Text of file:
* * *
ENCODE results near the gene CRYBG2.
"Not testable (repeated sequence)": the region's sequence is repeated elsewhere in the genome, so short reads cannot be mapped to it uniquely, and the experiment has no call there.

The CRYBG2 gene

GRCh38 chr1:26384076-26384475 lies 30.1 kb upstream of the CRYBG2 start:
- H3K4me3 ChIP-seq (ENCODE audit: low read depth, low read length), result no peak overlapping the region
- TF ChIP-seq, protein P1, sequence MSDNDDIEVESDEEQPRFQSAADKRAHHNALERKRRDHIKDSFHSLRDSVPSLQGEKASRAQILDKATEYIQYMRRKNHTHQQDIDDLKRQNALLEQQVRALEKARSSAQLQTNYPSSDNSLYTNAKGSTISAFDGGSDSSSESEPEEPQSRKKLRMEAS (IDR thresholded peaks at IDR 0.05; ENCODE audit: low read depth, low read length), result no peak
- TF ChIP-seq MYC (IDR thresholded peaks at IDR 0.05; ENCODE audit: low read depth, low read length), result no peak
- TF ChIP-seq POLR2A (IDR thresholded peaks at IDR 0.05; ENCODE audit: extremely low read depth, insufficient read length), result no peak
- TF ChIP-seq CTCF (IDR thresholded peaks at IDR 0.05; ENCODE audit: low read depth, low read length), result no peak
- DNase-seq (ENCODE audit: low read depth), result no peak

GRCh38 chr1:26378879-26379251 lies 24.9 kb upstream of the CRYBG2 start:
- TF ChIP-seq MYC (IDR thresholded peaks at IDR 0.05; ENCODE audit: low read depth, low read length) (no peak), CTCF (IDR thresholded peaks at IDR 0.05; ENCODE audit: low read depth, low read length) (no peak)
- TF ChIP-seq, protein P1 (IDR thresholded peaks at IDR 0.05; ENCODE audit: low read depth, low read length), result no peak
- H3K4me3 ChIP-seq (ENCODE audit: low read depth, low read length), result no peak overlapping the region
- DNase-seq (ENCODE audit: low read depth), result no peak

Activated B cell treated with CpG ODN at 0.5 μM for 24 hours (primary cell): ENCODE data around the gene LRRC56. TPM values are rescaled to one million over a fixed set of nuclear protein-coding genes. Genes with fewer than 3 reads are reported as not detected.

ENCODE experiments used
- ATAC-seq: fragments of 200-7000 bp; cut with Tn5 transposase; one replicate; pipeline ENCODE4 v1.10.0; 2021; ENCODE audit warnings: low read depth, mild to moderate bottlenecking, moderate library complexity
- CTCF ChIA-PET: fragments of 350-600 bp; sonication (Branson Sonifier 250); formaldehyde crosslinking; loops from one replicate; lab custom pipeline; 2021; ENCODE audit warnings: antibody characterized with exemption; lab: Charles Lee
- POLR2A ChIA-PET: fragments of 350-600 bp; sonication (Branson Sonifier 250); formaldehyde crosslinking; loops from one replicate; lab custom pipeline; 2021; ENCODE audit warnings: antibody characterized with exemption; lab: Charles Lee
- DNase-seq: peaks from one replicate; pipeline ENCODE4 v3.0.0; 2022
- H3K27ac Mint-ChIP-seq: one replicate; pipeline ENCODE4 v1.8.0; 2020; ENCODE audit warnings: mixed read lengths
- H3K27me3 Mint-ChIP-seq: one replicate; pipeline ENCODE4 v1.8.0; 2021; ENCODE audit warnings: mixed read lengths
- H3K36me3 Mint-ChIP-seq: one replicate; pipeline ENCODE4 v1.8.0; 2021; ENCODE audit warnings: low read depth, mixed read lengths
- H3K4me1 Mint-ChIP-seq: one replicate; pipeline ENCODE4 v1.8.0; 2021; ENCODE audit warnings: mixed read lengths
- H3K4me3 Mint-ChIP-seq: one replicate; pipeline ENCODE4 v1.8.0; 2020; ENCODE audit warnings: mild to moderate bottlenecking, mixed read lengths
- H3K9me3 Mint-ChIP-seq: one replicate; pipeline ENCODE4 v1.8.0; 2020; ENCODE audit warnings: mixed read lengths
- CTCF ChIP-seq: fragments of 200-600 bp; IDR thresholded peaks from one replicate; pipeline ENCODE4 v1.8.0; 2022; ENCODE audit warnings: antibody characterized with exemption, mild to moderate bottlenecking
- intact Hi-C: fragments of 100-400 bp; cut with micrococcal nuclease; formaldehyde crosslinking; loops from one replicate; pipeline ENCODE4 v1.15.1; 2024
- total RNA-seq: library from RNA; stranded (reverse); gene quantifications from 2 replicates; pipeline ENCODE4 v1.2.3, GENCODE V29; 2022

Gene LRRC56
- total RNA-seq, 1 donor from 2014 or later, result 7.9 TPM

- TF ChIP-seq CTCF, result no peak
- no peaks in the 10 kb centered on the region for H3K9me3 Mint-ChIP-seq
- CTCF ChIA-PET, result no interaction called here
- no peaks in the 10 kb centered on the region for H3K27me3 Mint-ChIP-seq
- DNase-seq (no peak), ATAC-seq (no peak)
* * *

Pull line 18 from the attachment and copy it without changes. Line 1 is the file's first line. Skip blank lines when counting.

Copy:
- ATAC-seq: fragments of 200-7000 bp; cut with Tn5 transposase; one replicate; pipeline ENCODE4 v1.10.0; 2021; ENCODE audit warnings: low read depth, mild to moderate bottlenecking, moderate library complexity